I think it all depends on how you process. DPP, from what I understand, gives you the "out of the box" look Canon thinks you might want the image to look like. It's almost the same deal when I used Fujifilm's RAW converter (an offshoot of Silkypix) to process my RAFs. I don't like Silkypix's UI, though. It's like I'm back in the 1990's.
There was that demosaicing (is that actually a word?) issue Fuji users had in ACR that Fujifilm and Adobe are collaborating on. They helped to solve the color blur issue. But those were exclusive to Fujifilm and we at least know Adobe isn't sitting on their collective laurels. They're always finding ways of improving.
One of the first things I set in Camera Raw is the Camera Profile in the Camera Calibration tab, lest I deal with a color palette that's flatlined. (I know I could set it so that it defaults to Camera PROVIA/Standard when I import, but I dunno. I kind of like how the color pops when I set it myself. Yeah. I'm weird like that.)
Still, I'm not into pixel peeping, and I'm definitely not a professional, so it isn't too much of an issue for me. My images (as a result of creative compositing) almost always look like you're looking at them through a dirt filter.
Thank you Warunicorn for your input.
I really wasn't talking about personal taste or photographic styles. Perhaps
I misexpressed myself and will use your example so perhaps my message
may come across in better shape: Imagine that your creative compositing RAW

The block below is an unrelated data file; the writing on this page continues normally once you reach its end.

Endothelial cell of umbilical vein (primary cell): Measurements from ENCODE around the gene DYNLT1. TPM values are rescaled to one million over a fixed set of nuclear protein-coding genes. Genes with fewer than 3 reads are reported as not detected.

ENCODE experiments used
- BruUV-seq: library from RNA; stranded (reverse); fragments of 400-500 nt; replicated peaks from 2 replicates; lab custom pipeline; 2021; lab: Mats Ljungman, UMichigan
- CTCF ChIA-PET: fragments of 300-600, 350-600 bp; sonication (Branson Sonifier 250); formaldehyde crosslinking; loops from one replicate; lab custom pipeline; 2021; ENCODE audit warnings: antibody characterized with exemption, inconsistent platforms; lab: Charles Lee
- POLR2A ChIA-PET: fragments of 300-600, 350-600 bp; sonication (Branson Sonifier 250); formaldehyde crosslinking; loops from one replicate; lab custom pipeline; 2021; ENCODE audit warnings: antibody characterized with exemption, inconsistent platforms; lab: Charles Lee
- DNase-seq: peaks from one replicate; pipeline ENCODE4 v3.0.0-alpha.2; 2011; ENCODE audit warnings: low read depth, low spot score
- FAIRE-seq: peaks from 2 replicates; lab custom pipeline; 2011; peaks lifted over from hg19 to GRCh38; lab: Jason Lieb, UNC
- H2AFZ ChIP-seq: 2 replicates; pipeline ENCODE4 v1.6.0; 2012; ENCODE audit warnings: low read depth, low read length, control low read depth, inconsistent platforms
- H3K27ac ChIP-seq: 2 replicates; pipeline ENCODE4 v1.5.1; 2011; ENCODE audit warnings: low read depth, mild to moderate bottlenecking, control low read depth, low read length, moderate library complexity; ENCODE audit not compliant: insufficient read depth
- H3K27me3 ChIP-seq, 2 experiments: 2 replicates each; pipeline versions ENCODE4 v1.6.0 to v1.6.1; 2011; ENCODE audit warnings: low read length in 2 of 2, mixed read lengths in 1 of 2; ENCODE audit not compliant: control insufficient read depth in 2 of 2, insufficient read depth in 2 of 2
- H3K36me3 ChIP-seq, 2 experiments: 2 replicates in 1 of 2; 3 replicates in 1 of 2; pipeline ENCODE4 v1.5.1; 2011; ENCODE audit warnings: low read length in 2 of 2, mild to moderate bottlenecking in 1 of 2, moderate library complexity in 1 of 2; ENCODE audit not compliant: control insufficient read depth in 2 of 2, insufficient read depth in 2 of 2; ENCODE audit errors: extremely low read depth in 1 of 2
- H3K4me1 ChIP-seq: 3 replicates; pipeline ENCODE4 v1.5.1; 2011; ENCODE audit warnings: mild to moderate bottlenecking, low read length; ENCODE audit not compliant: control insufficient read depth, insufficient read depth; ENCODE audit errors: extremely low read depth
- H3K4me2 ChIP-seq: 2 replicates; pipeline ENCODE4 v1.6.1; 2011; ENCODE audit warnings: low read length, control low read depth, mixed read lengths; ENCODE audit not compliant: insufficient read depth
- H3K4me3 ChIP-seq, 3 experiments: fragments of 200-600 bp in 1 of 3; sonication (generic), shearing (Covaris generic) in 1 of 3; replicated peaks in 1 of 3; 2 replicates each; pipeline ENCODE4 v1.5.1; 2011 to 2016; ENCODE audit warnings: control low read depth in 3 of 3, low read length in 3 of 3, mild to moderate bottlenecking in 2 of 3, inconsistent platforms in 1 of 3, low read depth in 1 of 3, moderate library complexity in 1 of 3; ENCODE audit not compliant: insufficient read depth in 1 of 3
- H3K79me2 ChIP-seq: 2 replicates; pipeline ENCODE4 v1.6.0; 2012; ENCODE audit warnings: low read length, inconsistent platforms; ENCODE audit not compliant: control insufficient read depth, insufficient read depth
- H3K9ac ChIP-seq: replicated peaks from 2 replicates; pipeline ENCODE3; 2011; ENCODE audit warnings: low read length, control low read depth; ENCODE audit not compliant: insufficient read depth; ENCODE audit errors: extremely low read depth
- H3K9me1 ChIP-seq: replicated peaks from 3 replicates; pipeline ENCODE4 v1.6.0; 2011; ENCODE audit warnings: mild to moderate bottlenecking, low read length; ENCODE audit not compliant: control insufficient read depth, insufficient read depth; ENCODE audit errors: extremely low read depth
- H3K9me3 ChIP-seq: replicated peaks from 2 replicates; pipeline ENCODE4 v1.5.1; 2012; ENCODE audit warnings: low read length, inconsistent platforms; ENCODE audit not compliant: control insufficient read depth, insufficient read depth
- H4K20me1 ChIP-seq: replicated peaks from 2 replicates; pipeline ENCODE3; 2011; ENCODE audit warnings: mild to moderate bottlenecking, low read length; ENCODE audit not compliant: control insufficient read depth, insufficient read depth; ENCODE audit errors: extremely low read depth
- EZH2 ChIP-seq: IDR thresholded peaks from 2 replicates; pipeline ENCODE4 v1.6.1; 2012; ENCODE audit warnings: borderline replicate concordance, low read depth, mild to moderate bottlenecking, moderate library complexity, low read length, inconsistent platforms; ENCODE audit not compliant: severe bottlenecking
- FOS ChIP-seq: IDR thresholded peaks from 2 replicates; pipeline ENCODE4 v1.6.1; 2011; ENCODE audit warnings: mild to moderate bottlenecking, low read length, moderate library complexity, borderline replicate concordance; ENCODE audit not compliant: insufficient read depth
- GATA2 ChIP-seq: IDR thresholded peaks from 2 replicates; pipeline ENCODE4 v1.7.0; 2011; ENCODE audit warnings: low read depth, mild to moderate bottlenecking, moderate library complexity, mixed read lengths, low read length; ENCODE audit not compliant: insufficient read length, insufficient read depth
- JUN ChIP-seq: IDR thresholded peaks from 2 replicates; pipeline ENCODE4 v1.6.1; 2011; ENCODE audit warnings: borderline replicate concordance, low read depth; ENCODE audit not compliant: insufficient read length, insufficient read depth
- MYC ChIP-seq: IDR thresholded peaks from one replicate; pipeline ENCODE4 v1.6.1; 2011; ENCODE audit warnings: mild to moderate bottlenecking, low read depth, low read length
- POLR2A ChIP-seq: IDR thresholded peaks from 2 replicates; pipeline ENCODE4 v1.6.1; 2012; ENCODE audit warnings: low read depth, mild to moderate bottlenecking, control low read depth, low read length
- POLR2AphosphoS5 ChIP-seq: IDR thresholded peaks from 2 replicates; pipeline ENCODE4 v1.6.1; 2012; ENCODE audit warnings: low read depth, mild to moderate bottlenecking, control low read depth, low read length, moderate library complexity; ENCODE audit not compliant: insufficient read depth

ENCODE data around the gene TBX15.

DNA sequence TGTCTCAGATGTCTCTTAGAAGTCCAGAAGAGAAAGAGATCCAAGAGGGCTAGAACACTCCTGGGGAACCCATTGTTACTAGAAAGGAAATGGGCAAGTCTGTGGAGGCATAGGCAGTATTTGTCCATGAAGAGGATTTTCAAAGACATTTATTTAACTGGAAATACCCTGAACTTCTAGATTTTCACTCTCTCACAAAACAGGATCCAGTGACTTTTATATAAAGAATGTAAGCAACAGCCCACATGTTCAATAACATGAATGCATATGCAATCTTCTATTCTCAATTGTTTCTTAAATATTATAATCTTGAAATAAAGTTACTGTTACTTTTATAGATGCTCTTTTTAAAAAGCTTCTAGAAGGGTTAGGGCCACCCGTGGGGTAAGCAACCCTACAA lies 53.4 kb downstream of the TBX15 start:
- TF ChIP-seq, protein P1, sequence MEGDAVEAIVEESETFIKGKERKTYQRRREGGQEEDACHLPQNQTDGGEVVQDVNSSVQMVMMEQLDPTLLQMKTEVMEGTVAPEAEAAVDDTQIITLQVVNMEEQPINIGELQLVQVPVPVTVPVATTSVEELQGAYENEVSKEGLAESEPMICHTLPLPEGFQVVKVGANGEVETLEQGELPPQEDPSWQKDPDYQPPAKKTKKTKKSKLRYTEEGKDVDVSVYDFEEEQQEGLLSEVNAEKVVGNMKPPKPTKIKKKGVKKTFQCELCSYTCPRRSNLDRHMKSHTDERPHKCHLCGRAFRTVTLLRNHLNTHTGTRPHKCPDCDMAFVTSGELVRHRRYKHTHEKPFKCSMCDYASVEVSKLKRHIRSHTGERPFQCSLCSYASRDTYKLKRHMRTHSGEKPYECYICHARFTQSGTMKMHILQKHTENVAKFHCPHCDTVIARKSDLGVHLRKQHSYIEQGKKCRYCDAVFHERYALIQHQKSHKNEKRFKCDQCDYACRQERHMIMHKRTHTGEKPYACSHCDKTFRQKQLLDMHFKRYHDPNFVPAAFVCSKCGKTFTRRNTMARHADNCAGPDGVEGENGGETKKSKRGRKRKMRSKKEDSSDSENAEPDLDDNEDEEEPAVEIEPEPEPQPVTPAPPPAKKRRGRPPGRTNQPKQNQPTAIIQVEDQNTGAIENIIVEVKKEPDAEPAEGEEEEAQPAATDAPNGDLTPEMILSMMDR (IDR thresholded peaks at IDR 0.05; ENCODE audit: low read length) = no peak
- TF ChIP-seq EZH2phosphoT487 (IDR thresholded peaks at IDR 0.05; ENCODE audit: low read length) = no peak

pictures, taken with a Canon camera, look better in DDP, just by opening them,
than in ACR, even after any ACR tweaks. The dirt filter effect showing in DDP more
ACR more or less uses a baseline when first opening RAWs. (A good example of this is the fact that no camera profile is loaded under Camera Calibration other than Adobe's own default profile. This makes a world of difference in itself, since an image will look dramatically different when you apply the correct camera profile.) I'm sure that was entirely intended. Personally, I'd rather be presented with an image and do my own tweaking, rather than having nearly full auto.
It can be argued that, for example, an image in DDR looks sharper than it does in ACR when first opened. That would lead me to believe a setting in DDR is set to sharpen by default when a RAW is opened. You can do the same thing in ACR if you had wanted.
Warunicorn, this was my whole point:
"....look better in DDP, just by opening them,
than in ACR, even after any ACR tweaks..."
May I just repeat the last part of the above quoted sentence: even after ANY tweaks.
That includes any any camera profile, sharpening or other setting, any white balance,
any contrast, any etc.
Now I fear that I am still misexpressing myself. But again this not to do with photographic styles
or tweaks, or types of camera or profiles. It's do with one simple fact: why does Canon DDP render
any Canon RAW file better that ACR.
It now springs to mind, that some 6 years ago I wrote to Canon asking them similar question (had forgotten
about it): Why the 5D RAWs didn't look quite as good as expected? The Canon Inc. reply came promptly
advising me to use DDP since no other software would render Canon RAWs better.
I would call them out on that. I really would. Better is subjective. I can make my RAWs in ACR just as good as the versions that come out of Silkypix.
If this after any tweaks, then you've probably discovered something Adobe might want to know about, IF that's the case. The only other case I can recall is the Fujifilm demosaicing issue (like I mentioned before), and Fujifilm and Adobe are working closely on that.